Will it work? Maybe. Starting a new organization is not easy. Potential volunteers are busy. Paperwork is boring. Most importantly, the College will try to stop you — will insist that it is interested in your ideas and wants to “help” you. The Sirens of Hopkins Hall will claim that you don’t need a separate organization, that the Alumni Office is eager to assist you and that your effort falls naturally in the work that the College is already doing. Avoid those rocks.

Only a handful of students each year have an opportunity to change Williams in a permanent way. Few now remember the students of five or 10 years ago, not because they were bad people but because nothing they did has outlived their time at the College. You have a chance to fundamentally alter the relationship between Williams students and alumni, to draw the community of Ephs closer together now and forevermore. My pizza buying should not mark the high point of direct alumni donations to student groups. It should be just the start.

Original version published in the Record in 2008.

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Anyone Home at the Record?

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Students and Professors Rebuke The Transnational Solidarity Wall Statement

The response to the model wall erected on Paresky lawn has proven quite interesting. A freshman, motivated by concerns that the demonstration overstepped its critique of the Israel state from reasonable observations to outright antisemitism,  has penned his own rebuttal. Most importantly the student has allowed others to sign the letter in a show of solidarity.

The current signers cover a surprising amount of diversity. Some are Jews; some are Asians; some are Catholic; some are atheists; some are conservatives; others are progressive. About the only thing common among the signers is their status as either freshman or sophomores, but there are professors and seniors signers as well.

I know many of the signers, and I know that they aren’t apologists for everything Israel does. It’s a genuine display of solidarity against what they perceive to be antisemitism. While I’m not signing it, the significant presence of people willing to open themselves to possible backlash supporting a controversial position is a comforting thing, to me. It shows that there is still some intellectual diversity left in this campus.

Access the letter here, and please spread it. Whether you agree or disagree with its position, the community of Williams College ought to know that this wall has two different sides.

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Our Liberal Campus

From the Record in November 2015:

Over the past couple weeks, we have seen numerous articles about politics on campus, especially concerning Uncomfortable Learning. Ironically, though, other than from sources external to the College, there seem to have been few opinion pieces from conservative students. I would like to respond to previous opinions while also looking at some data.

It seems that a point mentioned in an opinion piece for the Williams Alternative, but glossed over as just matter-of-fact, is much more important than it appears. I am referring to how politically-concentrated the faculties and administrations are at most colleges. There exists a substantial amount of literature regarding this bias, but it is not something to just write off – these people determine most of the curriculum and rules for their respective colleges. Therefore, I decided to investigate how political donations break down among recent faculty and administration hires here at the College to get an idea of the diversity.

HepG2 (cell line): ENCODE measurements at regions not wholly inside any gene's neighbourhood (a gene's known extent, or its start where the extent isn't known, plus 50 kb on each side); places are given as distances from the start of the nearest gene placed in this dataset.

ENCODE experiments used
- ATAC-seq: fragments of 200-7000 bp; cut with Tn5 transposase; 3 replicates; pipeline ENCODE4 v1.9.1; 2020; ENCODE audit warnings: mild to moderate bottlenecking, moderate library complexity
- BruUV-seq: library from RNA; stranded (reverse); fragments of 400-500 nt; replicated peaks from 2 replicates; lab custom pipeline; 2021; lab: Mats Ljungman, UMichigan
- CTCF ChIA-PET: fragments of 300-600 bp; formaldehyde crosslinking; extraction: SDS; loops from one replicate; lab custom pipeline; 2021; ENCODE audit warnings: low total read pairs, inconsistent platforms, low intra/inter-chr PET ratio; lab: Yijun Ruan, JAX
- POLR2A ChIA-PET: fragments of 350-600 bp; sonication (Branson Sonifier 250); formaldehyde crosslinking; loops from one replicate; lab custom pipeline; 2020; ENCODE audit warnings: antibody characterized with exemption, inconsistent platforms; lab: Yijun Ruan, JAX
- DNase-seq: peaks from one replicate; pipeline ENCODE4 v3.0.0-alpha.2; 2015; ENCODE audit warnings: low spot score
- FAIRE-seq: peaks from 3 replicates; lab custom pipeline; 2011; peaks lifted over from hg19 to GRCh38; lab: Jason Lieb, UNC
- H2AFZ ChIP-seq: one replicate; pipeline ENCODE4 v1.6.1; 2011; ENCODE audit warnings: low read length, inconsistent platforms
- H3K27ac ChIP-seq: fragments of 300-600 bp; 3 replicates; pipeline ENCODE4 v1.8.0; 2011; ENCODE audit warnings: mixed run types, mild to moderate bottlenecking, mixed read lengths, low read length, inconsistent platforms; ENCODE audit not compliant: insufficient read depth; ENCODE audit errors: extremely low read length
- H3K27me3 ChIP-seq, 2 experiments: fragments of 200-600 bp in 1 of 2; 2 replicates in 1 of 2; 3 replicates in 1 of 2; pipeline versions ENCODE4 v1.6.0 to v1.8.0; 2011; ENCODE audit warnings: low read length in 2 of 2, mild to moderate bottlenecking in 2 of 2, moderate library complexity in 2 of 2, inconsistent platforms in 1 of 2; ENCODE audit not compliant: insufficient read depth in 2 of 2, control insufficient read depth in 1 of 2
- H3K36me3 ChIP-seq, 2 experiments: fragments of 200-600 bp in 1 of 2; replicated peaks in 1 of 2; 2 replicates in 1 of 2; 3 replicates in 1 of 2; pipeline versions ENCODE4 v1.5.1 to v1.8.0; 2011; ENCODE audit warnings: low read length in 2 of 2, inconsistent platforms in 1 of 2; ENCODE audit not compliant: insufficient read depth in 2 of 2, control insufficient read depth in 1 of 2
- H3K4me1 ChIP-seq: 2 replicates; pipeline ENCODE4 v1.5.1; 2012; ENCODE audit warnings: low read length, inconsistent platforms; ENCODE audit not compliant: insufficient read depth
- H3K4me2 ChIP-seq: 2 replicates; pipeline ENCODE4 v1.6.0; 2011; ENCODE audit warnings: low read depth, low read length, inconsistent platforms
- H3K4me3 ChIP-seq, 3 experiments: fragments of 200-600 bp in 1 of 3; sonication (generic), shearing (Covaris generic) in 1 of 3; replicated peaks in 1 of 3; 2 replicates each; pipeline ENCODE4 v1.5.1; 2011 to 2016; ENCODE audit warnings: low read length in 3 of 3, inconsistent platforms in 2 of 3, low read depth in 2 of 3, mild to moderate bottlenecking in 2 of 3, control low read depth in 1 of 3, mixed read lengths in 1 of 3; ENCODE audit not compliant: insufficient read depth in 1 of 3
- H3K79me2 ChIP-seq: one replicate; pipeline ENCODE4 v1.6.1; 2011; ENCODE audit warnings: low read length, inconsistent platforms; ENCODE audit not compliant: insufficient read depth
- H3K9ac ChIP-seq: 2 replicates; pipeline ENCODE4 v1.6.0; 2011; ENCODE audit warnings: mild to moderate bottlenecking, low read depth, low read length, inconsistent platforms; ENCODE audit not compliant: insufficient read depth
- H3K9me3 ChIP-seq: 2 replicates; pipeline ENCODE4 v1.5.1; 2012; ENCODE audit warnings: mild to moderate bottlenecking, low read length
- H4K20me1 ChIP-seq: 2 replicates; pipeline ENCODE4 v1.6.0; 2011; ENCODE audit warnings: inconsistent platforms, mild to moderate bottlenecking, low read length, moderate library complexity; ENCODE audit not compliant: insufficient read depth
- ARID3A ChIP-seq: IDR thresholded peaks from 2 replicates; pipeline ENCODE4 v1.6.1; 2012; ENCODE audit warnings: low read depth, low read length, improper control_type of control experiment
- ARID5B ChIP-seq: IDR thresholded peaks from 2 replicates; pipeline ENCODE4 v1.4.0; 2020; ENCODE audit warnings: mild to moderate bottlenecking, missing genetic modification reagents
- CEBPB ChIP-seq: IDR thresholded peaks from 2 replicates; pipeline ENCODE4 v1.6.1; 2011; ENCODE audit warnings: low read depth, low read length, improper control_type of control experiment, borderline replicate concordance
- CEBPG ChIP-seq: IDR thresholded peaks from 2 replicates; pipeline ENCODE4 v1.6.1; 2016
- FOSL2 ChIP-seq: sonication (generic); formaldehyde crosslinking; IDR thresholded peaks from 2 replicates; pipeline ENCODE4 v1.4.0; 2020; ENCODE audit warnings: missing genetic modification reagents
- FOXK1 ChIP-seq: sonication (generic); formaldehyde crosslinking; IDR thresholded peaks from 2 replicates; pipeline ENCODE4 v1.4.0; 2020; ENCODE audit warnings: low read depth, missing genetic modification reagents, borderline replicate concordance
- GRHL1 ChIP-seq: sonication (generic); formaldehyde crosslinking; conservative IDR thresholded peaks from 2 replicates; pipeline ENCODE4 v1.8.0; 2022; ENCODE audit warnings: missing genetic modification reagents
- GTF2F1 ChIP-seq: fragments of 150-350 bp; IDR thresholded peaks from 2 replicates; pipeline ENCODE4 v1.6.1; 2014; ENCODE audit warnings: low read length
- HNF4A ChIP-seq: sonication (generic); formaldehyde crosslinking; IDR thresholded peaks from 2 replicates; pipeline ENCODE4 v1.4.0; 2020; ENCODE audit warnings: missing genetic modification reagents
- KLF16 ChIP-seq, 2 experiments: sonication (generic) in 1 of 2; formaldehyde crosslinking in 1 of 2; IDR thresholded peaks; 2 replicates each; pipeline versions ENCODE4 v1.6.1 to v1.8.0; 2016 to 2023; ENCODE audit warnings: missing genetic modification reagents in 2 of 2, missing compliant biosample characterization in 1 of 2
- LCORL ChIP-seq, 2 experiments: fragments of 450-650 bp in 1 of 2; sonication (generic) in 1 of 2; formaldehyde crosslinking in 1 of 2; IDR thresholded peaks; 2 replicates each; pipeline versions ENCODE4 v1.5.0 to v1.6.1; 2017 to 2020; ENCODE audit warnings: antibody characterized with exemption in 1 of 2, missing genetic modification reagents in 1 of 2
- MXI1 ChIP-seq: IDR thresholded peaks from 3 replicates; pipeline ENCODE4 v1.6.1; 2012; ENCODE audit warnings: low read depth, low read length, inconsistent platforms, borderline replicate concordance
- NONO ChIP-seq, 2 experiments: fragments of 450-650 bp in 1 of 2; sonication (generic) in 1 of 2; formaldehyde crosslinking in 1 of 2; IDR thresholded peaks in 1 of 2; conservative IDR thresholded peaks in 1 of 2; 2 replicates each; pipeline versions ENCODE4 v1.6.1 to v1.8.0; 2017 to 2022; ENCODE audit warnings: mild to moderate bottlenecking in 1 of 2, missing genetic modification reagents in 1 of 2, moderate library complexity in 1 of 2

One can find public information on donations through the website of the Federal Election Commission (FEC). I used the FEC’s “Advanced Transaction Query by Individual Contributor” for political committees, including joint fundraising committees, to search for employees of the College.

After checking whether the employee was a professor, lecturer, instructor or administrator (rather than a student or member of the staff), it appears that of 111 considered political donations since 2007, 108, or 97.3 percent, went to Democratic and liberal organizations. Of 41 contributors, 40, or 97.6 percent, gave to liberal groups. By dollar amount, this is $39,210 out of $39,960 in total, or about 98.1 percent. These numbers don’t exactly scream any sort of political diversity.

Indeed. But even more worrying (to me) is how conservative students are treated. From the same op-ed by Matt Quinn ’17:

’d like to finish by sharing something that I observed at Williams for Life’s recent display on Planned Parenthood. Staff and faculty who saw the display were glad to see students discussing politics. Yet, as I mentioned, quite a few students reacted by questioning our sanity, throwing temper tantrums as they walked by and so on. There were still students who engaged with us, but the only sizable group that did so were not current students, but prospective students. Students from Windows on Williams were more than eager to respectfully talk about the contentious issues at hand. It’s unfortunate that the reaction among many current students is the exact opposite.

Indeed. Are pro-life views treated fairly at Williams?

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A Prediction on Political Discussions in Williams

As Williams enrolls Gen Zers, there’s going to be a resurgance of right-wing, populist views.